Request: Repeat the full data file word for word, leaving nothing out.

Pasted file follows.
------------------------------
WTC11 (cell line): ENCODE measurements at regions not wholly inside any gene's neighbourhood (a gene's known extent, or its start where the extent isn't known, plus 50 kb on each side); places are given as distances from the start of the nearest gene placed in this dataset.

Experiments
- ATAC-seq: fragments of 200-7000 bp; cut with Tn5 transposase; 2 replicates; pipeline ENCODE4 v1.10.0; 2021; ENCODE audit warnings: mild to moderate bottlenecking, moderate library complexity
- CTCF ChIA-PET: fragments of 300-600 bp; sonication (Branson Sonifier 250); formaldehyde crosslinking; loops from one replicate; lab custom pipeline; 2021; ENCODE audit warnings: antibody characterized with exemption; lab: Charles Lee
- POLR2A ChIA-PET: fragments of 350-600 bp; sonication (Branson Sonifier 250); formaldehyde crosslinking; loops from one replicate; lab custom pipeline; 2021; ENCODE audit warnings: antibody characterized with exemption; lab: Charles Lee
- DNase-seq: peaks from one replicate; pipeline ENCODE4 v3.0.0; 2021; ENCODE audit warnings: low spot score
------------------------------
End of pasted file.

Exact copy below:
WTC11 (cell line): ENCODE measurements at regions not wholly inside any gene's neighbourhood (a gene's known extent, or its start where the extent isn't known, plus 50 kb on each side); places are given as distances from the start of the nearest gene placed in this dataset.

Experiments
- ATAC-seq: fragments of 200-7000 bp; cut with Tn5 transposase; 2 replicates; pipeline ENCODE4 v1.10.0; 2021; ENCODE audit warnings: mild to moderate bottlenecking, moderate library complexity
- CTCF ChIA-PET: fragments of 300-600 bp; sonication (Branson Sonifier 250); formaldehyde crosslinking; loops from one replicate; lab custom pipeline; 2021; ENCODE audit warnings: antibody characterized with exemption; lab: Charles Lee
- POLR2A ChIA-PET: fragments of 350-600 bp; sonication (Branson Sonifier 250); formaldehyde crosslinking; loops from one replicate; lab custom pipeline; 2021; ENCODE audit warnings: antibody characterized with exemption; lab: Charles Lee
- DNase-seq: peaks from one replicate; pipeline ENCODE4 v3.0.0; 2021; ENCODE audit warnings: low spot score